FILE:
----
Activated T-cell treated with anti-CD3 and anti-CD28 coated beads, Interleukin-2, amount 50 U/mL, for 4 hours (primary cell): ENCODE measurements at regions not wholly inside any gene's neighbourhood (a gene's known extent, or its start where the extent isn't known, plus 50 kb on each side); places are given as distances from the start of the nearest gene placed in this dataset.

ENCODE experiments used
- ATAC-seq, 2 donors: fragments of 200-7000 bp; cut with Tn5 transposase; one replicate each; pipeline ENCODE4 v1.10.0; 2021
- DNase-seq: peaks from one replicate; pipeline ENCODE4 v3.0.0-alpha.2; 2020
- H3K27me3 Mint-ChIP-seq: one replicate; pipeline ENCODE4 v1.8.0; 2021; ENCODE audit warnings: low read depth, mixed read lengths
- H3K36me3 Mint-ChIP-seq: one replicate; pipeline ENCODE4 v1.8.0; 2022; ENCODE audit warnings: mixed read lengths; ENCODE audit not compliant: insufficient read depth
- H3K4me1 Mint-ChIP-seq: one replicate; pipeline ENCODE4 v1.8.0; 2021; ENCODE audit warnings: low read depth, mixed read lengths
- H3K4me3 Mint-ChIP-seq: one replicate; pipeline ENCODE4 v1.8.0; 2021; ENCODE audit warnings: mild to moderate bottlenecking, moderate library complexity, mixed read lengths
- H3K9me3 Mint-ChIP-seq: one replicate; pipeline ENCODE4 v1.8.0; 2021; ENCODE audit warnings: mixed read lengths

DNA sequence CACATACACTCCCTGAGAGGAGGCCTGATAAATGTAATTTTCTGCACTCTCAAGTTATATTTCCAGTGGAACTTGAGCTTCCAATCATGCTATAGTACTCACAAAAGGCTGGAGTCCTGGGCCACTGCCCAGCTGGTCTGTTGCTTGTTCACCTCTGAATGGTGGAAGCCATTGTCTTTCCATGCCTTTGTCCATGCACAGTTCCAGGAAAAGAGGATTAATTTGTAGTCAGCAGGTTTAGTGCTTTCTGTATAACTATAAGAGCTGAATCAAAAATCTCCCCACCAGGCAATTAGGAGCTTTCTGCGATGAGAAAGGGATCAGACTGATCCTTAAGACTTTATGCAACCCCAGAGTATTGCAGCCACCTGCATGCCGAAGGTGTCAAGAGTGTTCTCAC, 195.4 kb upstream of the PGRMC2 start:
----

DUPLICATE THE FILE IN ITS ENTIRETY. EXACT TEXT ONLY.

Activated T-cell treated with anti-CD3 and anti-CD28 coated beads, Interleukin-2, amount 50 U/mL, for 4 hours (primary cell): ENCODE measurements at regions not wholly inside any gene's neighbourhood (a gene's known extent, or its start where the extent isn't known, plus 50 kb on each side); places are given as distances from the start of the nearest gene placed in this dataset.

ENCODE experiments used
- ATAC-seq, 2 donors: fragments of 200-7000 bp; cut with Tn5 transposase; one replicate each; pipeline ENCODE4 v1.10.0; 2021
- DNase-seq: peaks from one replicate; pipeline ENCODE4 v3.0.0-alpha.2; 2020
- H3K27me3 Mint-ChIP-seq: one replicate; pipeline ENCODE4 v1.8.0; 2021; ENCODE audit warnings: low read depth, mixed read lengths
- H3K36me3 Mint-ChIP-seq: one replicate; pipeline ENCODE4 v1.8.0; 2022; ENCODE audit warnings: mixed read lengths; ENCODE audit not compliant: insufficient read depth
- H3K4me1 Mint-ChIP-seq: one replicate; pipeline ENCODE4 v1.8.0; 2021; ENCODE audit warnings: low read depth, mixed read lengths
- H3K4me3 Mint-ChIP-seq: one replicate; pipeline ENCODE4 v1.8.0; 2021; ENCODE audit warnings: mild to moderate bottlenecking, moderate library complexity, mixed read lengths
- H3K9me3 Mint-ChIP-seq: one replicate; pipeline ENCODE4 v1.8.0; 2021; ENCODE audit warnings: mixed read lengths

DNA sequence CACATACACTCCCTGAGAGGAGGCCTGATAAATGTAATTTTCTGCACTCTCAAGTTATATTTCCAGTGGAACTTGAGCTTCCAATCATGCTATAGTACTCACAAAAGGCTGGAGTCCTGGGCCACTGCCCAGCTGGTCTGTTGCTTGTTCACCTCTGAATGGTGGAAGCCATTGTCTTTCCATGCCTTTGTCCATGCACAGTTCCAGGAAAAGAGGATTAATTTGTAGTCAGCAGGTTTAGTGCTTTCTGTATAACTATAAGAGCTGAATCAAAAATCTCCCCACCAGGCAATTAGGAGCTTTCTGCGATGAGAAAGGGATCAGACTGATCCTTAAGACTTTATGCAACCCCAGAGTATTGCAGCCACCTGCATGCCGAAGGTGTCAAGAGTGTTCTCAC, 195.4 kb upstream of the PGRMC2 start: